As my Ubuntu Edgy (6.10) was not quite cutting edge anymore, I decided to get Hardy Heron.
Upgrade over two skipped releases would be suicidal, so I decided to do a fresh install. I also wanted to preserve my old Edgy… you know — just in case. That involved cutting off half of my system partition to create a new partition. You might expect a horror story now, but in fact it all went flawlessly (I just used gparted, the ext3 got fscked, shrinked to a half without a single glitch, passed fsck again and voila).
Installation of Hardy was provided by a nice graphical installer that didn’t even bother asking questions about my hardware (it just asked me about country and language settings and stuff like that). It recognised my monitor resolution, I installed the proprietary nvidia-glx-legacy drivers with two clicks (yes, it’s not even necessary to touch xorg.conf anymore). I just had to set up the wifi connection manually, because the access point has a hidden ESSID (but all the drivers were already there).
I was amazed how everything works out of the box or almost out of the box. Need to play a movie and don’t have the codec? You get a pop-up asking if you would like to download the codec. You click yes and enter your password, you are all set.
Hardy Heron includes Firefox 3 (beta 5 as of now), which is great, because the speedup over Firefox 2 is rather significant (and it does have some nice new features too). The only sad thing is that Google Toolbar doesn’t work in FF3B5 (yet), but well, I don’t really need to see the pagerank of every page I visit.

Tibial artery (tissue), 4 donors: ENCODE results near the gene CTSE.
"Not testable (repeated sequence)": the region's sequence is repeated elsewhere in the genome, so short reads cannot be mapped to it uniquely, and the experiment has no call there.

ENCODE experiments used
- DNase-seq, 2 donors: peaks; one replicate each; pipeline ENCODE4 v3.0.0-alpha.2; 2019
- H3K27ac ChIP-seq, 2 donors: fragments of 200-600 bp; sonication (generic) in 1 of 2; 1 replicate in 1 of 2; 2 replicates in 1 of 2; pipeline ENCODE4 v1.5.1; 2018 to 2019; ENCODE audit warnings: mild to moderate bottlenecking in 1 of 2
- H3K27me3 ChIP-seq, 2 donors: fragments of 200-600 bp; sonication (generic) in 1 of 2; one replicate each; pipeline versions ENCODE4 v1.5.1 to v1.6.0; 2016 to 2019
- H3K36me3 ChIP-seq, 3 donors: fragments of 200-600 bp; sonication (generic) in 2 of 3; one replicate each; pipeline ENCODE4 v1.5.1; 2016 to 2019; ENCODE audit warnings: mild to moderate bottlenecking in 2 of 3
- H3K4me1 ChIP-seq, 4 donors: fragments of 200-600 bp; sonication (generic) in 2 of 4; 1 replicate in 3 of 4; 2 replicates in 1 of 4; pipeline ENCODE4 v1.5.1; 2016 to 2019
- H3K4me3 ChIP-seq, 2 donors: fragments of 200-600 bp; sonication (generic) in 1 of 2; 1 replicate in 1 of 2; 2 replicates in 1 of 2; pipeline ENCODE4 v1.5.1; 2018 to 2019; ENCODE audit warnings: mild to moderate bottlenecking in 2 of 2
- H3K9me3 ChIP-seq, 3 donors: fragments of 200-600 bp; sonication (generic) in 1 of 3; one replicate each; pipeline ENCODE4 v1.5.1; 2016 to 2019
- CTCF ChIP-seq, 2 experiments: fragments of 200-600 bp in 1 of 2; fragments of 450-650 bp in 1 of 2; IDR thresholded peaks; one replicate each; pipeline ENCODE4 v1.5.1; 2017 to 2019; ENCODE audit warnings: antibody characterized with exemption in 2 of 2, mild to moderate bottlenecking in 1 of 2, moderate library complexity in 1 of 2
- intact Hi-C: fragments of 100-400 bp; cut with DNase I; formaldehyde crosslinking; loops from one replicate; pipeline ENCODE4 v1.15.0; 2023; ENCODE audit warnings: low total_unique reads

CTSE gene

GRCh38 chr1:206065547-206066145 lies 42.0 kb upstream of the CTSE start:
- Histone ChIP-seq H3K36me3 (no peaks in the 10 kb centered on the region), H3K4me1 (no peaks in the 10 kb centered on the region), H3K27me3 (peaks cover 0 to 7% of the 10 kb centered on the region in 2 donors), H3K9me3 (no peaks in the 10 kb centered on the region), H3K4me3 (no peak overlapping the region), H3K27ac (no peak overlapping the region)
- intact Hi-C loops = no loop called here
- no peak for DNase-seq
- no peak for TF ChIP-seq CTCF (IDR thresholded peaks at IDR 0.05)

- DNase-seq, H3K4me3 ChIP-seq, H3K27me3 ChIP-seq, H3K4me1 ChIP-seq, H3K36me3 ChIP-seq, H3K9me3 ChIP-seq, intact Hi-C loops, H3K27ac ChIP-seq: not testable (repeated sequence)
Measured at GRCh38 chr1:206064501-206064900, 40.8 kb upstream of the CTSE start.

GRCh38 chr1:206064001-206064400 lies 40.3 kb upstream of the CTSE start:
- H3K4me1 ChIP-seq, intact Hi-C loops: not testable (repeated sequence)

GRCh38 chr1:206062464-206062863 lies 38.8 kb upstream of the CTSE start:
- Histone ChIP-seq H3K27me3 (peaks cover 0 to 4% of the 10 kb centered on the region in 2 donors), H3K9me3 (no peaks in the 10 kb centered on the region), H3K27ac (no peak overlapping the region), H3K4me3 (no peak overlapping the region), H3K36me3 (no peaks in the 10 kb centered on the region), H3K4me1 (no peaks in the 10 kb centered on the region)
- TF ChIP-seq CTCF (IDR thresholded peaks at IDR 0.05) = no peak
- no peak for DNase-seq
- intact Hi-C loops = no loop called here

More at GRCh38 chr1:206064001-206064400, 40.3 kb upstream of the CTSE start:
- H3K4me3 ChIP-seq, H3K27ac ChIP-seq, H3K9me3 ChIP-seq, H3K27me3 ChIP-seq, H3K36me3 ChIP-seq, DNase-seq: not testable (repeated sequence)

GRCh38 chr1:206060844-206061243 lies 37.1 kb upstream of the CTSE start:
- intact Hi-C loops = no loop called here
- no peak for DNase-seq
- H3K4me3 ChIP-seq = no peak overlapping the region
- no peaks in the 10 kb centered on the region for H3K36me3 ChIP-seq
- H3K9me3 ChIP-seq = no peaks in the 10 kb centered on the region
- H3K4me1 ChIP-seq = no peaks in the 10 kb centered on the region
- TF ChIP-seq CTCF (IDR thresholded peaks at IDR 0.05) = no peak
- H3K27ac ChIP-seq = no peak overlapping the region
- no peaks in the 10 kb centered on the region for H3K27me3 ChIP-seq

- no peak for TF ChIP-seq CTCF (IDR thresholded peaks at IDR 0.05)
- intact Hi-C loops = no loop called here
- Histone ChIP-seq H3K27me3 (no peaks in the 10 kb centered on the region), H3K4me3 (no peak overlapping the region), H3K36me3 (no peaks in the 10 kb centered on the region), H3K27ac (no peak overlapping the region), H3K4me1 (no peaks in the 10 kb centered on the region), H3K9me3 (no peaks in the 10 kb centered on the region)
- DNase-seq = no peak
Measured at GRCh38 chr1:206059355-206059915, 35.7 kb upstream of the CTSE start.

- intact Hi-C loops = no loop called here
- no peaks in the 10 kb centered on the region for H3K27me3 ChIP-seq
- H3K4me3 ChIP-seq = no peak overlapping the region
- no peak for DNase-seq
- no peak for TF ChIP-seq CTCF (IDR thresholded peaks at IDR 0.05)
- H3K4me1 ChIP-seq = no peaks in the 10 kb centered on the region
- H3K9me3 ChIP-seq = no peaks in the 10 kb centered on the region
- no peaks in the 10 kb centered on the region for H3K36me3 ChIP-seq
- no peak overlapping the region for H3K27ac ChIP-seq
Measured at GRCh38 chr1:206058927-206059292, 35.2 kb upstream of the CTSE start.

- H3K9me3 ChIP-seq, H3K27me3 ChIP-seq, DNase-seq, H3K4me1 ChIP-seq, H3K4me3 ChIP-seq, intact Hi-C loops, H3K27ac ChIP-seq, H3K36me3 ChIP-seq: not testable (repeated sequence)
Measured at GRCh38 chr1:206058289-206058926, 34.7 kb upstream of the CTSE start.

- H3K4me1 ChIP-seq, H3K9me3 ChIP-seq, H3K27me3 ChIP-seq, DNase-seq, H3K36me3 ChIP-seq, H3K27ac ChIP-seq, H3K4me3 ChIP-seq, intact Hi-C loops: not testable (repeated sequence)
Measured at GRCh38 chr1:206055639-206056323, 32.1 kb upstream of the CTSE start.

With my old 32MB GeForce 2 I never bothered installing Compiz, but as it comes out of the box now, I just had to try it. And whooo it rocks. The cube is amazing and there is also this great “scale windows” thingy, that shows all open windows at once so that you can switch between them. And then there are hundreds of different visual effects…
Gnome now allows repositioning the window toolbar items by drag&drop’ing them. That is the feature I’ve always (secretely) wanted. It’s really useful (as opposed to grouping, which I always (not so secretly) hated).
All I can say is: “Wow“.
PS: I don’t say this often, but I have to say it now: In case you haven’t done so yet — with XP being obsolete and Vista near unusable — this is definitely the best time to switch to Linux. And if you encounter any problems, I’ll be happy to help you with troubleshooting.